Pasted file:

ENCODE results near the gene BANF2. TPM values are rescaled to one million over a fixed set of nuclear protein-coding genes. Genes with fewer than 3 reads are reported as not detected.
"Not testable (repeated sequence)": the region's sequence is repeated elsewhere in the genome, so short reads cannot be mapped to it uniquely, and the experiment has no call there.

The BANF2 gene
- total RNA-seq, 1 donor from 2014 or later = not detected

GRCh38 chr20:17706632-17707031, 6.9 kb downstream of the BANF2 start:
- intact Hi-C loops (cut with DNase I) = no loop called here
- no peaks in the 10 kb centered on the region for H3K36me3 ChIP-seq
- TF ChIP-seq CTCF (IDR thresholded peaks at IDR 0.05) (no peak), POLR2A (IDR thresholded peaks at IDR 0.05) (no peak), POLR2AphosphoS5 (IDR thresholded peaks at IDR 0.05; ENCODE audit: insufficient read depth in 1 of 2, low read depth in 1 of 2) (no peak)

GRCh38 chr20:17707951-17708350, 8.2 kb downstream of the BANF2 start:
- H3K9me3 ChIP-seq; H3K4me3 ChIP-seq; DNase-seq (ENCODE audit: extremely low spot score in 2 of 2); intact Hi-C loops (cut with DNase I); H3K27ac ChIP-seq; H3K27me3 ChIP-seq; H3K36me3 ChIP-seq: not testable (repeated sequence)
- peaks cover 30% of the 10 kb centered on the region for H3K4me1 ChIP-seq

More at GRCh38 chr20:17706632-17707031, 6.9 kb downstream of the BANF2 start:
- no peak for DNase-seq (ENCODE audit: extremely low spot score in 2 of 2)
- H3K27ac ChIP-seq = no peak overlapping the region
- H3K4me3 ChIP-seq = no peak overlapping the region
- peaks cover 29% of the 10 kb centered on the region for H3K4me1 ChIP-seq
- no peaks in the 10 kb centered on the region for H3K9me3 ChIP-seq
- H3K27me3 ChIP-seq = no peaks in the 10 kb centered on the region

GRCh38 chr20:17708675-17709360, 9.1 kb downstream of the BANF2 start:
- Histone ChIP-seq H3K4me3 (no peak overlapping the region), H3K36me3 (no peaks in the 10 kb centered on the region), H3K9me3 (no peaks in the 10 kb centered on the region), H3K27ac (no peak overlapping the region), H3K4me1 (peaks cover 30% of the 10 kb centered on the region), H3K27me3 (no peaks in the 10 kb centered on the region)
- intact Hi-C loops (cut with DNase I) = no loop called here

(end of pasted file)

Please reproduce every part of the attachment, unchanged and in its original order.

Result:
ENCODE results near the gene BANF2. TPM values are rescaled to one million over a fixed set of nuclear protein-coding genes. Genes with fewer than 3 reads are reported as not detected.
"Not testable (repeated sequence)": the region's sequence is repeated elsewhere in the genome, so short reads cannot be mapped to it uniquely, and the experiment has no call there.

The BANF2 gene
- total RNA-seq, 1 donor from 2014 or later = not detected

GRCh38 chr20:17706632-17707031, 6.9 kb downstream of the BANF2 start:
- intact Hi-C loops (cut with DNase I) = no loop called here
- no peaks in the 10 kb centered on the region for H3K36me3 ChIP-seq
- TF ChIP-seq CTCF (IDR thresholded peaks at IDR 0.05) (no peak), POLR2A (IDR thresholded peaks at IDR 0.05) (no peak), POLR2AphosphoS5 (IDR thresholded peaks at IDR 0.05; ENCODE audit: insufficient read depth in 1 of 2, low read depth in 1 of 2) (no peak)

GRCh38 chr20:17707951-17708350, 8.2 kb downstream of the BANF2 start:
- H3K9me3 ChIP-seq; H3K4me3 ChIP-seq; DNase-seq (ENCODE audit: extremely low spot score in 2 of 2); intact Hi-C loops (cut with DNase I); H3K27ac ChIP-seq; H3K27me3 ChIP-seq; H3K36me3 ChIP-seq: not testable (repeated sequence)
- peaks cover 30% of the 10 kb centered on the region for H3K4me1 ChIP-seq

More at GRCh38 chr20:17706632-17707031, 6.9 kb downstream of the BANF2 start:
- no peak for DNase-seq (ENCODE audit: extremely low spot score in 2 of 2)
- H3K27ac ChIP-seq = no peak overlapping the region
- H3K4me3 ChIP-seq = no peak overlapping the region
- peaks cover 29% of the 10 kb centered on the region for H3K4me1 ChIP-seq
- no peaks in the 10 kb centered on the region for H3K9me3 ChIP-seq
- H3K27me3 ChIP-seq = no peaks in the 10 kb centered on the region

GRCh38 chr20:17708675-17709360, 9.1 kb downstream of the BANF2 start:
- Histone ChIP-seq H3K4me3 (no peak overlapping the region), H3K36me3 (no peaks in the 10 kb centered on the region), H3K9me3 (no peaks in the 10 kb centered on the region), H3K27ac (no peak overlapping the region), H3K4me1 (peaks cover 30% of the 10 kb centered on the region), H3K27me3 (no peaks in the 10 kb centered on the region)
- intact Hi-C loops (cut with DNase I) = no loop called here